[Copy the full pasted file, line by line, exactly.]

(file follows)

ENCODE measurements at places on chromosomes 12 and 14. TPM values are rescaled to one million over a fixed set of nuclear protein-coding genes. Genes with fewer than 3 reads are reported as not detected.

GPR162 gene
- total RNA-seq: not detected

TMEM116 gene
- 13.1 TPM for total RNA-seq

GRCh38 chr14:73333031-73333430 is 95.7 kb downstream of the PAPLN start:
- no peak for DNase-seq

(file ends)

ENCODE measurements at places on chromosomes 12 and 14. TPM values are rescaled to one million over a fixed set of nuclear protein-coding genes. Genes with fewer than 3 reads are reported as not detected.

GPR162 gene
- total RNA-seq: not detected

TMEM116 gene
- 13.1 TPM for total RNA-seq

GRCh38 chr14:73333031-73333430 is 95.7 kb downstream of the PAPLN start:
- no peak for DNase-seq